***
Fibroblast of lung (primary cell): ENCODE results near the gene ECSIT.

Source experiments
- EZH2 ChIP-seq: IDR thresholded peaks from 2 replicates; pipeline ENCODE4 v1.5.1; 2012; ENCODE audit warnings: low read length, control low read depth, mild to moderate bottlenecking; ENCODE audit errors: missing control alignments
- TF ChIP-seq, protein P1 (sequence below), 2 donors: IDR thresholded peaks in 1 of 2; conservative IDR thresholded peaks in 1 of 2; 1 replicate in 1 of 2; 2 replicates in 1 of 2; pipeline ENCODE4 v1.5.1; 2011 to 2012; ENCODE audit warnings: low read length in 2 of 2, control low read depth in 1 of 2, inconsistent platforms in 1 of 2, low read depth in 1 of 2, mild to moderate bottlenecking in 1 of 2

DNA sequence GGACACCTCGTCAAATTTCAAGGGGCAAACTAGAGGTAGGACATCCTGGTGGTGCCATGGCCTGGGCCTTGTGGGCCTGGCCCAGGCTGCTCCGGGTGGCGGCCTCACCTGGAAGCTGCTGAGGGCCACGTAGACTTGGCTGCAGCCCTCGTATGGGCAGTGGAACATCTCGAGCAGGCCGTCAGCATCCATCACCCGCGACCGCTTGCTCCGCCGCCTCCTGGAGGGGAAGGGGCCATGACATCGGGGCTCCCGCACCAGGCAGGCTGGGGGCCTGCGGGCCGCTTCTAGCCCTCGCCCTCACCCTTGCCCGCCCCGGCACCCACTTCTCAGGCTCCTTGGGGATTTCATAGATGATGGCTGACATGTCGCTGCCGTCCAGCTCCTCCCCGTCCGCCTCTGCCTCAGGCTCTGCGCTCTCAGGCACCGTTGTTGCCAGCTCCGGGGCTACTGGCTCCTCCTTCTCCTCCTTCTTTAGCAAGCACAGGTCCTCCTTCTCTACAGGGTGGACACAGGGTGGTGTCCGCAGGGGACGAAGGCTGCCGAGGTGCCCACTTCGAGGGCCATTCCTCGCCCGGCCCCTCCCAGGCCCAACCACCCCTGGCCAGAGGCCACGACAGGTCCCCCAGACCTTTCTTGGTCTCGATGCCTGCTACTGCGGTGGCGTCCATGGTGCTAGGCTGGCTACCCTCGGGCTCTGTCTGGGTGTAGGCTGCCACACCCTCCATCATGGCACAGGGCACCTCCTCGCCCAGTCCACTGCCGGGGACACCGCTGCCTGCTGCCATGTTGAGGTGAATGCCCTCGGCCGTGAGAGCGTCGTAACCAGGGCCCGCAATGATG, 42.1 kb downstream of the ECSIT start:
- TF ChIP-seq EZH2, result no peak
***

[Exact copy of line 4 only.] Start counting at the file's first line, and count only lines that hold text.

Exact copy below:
- TF ChIP-seq, protein P1 (sequence below), 2 donors: IDR thresholded peaks in 1 of 2; conservative IDR thresholded peaks in 1 of 2; 1 replicate in 1 of 2; 2 replicates in 1 of 2; pipeline ENCODE4 v1.5.1; 2011 to 2012; ENCODE audit warnings: low read length in 2 of 2, control low read depth in 1 of 2, inconsistent platforms in 1 of 2, low read depth in 1 of 2, mild to moderate bottlenecking in 1 of 2